Farm Progress

Alfalfa roots offer clues to the extent of winterkill.

March 31, 2017

3 Min Read
THIN STANDS: Yield losses in this thin stand of alfalfa warrant replanting.

How much alfalfa died this winter?

“The main factor that kills alfalfa is ice,” says Marisol Berti, North Dakota State University forage specialist. “It chokes the plants, taking the oxygen away. We did have a lot of ice. When I took off from Fargo recently, most fields looked like ice-skating rinks, not good, but we won’t know the extent of the damage yet.”

In a few weeks, the roots will offer clues to how much winterkill has occurred, says Karla A. Hernandez, South Dakota State University Extension forages field specialist.

Winterkilled roots will have a gray appearance. If the root is soft and water can be easily squeezed from it, or it has a brown color, it is a possible sign of a winter cold-related death.

Asymmetrical growth and uneven growth are also indicators of winter injury. Compare the shoots on the same plant, and if you notice that one set of shoots seems to be drastically outperforming another in terms of growth, it could be that winter cold damaged the bud structure of your plants, she says.

Top 6 risk factors
The top six factors that Hernandez says could affect alfalfa winterkill are:

• Stand age. Older stands are more likely to winter-kill than younger plants.

• Soil pH. Soils with a pH above 6.6 are less likely to experience winter injury.

• Soil fertility. Stands planted in soils with high natural fertility are less likely to experience winter injury than those with low fertility.

• Variety. Alfalfa varieties with superior winter-hardiness ratings and a high disease resistance index are less likely to experience winter injury.

• Cutting management. Harvest frequency and timing of fall cutting will affect alfalfa winter-hardiness. The general trend shows that the shorter the interval between cuttings during the growing season, the greater risk of winter injury. An aggressive harvest schedule prevents the plant from storing carbohydrates, which it will need to maintain health as it regrows, in its root structure. Stands in which last cutting is taken between Sept. 1 and the middle of October are at greatest risk, as plants did not have enough time to accumulate adequate carbohydrate levels in the root system before winter.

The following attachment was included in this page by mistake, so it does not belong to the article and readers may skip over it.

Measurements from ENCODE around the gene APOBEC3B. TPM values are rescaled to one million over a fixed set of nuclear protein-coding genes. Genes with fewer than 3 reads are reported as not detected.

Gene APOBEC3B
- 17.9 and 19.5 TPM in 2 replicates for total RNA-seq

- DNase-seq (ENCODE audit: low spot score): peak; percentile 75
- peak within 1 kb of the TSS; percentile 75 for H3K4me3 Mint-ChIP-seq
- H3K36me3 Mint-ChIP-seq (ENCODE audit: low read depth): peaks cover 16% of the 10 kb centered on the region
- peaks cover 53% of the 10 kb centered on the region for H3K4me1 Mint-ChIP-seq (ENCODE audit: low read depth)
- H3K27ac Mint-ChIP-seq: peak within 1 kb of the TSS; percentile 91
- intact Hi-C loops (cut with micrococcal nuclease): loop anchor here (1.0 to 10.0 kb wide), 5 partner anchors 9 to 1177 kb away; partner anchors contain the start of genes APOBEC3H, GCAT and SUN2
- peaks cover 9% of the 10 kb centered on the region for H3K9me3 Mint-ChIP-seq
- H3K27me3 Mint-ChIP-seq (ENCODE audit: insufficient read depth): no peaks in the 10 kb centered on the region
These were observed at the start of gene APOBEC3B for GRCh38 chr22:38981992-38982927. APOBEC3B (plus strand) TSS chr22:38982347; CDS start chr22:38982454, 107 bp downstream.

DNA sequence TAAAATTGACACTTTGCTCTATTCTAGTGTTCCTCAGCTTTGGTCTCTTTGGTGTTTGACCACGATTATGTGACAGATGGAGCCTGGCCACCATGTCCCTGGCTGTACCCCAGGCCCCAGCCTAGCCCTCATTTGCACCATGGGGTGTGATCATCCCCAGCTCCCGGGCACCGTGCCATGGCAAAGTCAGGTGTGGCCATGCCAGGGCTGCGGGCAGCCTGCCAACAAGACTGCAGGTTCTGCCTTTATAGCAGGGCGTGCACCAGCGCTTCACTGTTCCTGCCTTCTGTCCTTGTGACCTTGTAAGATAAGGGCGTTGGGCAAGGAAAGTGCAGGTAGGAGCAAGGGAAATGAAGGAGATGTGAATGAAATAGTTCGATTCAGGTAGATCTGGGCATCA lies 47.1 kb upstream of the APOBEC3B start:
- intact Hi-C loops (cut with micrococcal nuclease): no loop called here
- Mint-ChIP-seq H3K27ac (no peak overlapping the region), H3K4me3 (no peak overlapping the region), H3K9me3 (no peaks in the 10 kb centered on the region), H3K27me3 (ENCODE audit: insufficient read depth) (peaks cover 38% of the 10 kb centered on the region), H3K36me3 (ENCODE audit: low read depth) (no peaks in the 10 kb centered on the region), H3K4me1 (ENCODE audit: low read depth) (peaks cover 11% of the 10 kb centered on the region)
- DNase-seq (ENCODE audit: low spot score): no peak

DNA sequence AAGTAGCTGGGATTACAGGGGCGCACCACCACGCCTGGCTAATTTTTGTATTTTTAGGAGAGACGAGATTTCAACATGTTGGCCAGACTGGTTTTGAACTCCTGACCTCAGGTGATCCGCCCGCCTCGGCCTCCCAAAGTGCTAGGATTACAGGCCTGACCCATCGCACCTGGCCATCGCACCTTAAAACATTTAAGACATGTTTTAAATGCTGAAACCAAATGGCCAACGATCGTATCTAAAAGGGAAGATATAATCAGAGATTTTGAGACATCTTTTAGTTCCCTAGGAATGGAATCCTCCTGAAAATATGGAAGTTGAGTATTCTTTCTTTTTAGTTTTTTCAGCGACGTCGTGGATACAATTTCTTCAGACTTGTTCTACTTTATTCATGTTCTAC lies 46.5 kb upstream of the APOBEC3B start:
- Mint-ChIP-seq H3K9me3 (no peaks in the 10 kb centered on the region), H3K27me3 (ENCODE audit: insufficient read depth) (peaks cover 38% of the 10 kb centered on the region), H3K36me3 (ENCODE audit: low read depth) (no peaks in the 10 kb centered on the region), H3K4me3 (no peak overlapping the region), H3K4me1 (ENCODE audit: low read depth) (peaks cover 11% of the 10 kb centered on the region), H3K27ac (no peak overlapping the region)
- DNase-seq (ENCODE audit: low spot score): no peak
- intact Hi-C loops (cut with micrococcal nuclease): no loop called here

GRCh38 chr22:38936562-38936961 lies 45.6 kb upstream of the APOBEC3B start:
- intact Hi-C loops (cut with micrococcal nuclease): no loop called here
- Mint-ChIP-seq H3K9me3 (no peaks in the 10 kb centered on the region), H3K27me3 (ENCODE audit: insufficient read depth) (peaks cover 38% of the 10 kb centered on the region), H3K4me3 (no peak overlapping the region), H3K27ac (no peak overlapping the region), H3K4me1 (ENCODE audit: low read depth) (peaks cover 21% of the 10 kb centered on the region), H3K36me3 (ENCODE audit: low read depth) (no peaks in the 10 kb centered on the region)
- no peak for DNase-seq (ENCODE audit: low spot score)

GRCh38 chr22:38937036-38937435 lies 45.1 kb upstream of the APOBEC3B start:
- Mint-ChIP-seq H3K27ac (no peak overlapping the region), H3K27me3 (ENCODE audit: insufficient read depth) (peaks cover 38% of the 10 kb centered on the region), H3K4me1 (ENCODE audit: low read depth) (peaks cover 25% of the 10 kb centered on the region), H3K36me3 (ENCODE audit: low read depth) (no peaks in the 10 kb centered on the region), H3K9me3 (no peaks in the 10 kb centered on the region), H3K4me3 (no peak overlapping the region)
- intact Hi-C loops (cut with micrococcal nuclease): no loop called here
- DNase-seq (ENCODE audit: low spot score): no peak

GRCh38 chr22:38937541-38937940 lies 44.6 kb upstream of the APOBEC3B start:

• Snow cover. Snow provides insulation to the plants and the crown. The crucial temperature region is 2 to 4 inches below the soil surface where a large part of the root structure is located. Stands that have at least 6 inches of stubble left will be able to retain more snow cover and be less susceptible to winter injury.

Stem density guidelines
Wait until your crop is growing vigorously to take your stand counts. The recommended time is typically when alfalfa is 2 to 4 inches tall. To get an accurate assessment, throw an alfalfa square and count the number of plants and stems that fall within the border of the square.

If your field is relatively consistent, take one count per acre. Otherwise take two per acre. Remember to only count plants that are healthy and will survive. Any winterkilled plants should not be counted so as to avoid an inaccurate reading and incorrect plan for your crop moving forward. A good rule of thumb is that plants with only one to three stems growing out of one side should not be counted.

If you have more than 55 stems per square foot, stem density won’t limit yield.

Some yield reduction can be expected at 40 to 55 stems per square foot. You can keep the stand, but plan to replace the stand next year.

If you have less than 40 stems per square foot, you can expect significant yield reduction. Eliminate or replace the stand as soon as possible.

Winter injury management
If you do need to keep winter-injured crops for the coming season, you’ll want to be sure to pay special attention to them.

• Delay first cutting until first flower, giving the crop more time to recover.

• Top-dress damaged stands with potash and/or phosphorus according to soil test.

• Do not treat winter-injured crops with spring herbicides that are known to stress or stunt plant growth.

Not all crop injury can be avoided, but taking these steps to assess damage and establish a plan to move forward will help you get the most out of your crop heading into summer.

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